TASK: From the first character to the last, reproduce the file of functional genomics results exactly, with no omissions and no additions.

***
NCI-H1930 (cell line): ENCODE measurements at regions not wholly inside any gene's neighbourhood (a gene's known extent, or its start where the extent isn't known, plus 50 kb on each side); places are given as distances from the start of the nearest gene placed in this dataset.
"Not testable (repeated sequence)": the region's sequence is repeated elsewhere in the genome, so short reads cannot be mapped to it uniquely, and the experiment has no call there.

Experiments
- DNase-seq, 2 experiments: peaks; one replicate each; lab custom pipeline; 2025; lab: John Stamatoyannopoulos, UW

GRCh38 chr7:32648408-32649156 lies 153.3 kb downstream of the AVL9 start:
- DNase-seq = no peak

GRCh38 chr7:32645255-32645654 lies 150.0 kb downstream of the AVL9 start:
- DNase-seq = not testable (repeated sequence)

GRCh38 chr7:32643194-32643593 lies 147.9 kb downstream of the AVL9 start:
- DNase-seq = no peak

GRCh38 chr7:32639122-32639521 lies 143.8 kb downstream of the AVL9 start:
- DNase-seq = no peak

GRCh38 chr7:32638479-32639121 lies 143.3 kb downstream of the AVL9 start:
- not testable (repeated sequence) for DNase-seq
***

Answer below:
NCI-H1930 (cell line): ENCODE measurements at regions not wholly inside any gene's neighbourhood (a gene's known extent, or its start where the extent isn't known, plus 50 kb on each side); places are given as distances from the start of the nearest gene placed in this dataset.
"Not testable (repeated sequence)": the region's sequence is repeated elsewhere in the genome, so short reads cannot be mapped to it uniquely, and the experiment has no call there.

Experiments
- DNase-seq, 2 experiments: peaks; one replicate each; lab custom pipeline; 2025; lab: John Stamatoyannopoulos, UW

GRCh38 chr7:32648408-32649156 lies 153.3 kb downstream of the AVL9 start:
- DNase-seq = no peak

GRCh38 chr7:32645255-32645654 lies 150.0 kb downstream of the AVL9 start:
- DNase-seq = not testable (repeated sequence)

GRCh38 chr7:32643194-32643593 lies 147.9 kb downstream of the AVL9 start:
- DNase-seq = no peak

GRCh38 chr7:32639122-32639521 lies 143.8 kb downstream of the AVL9 start:
- DNase-seq = no peak

GRCh38 chr7:32638479-32639121 lies 143.3 kb downstream of the AVL9 start:
- not testable (repeated sequence) for DNase-seq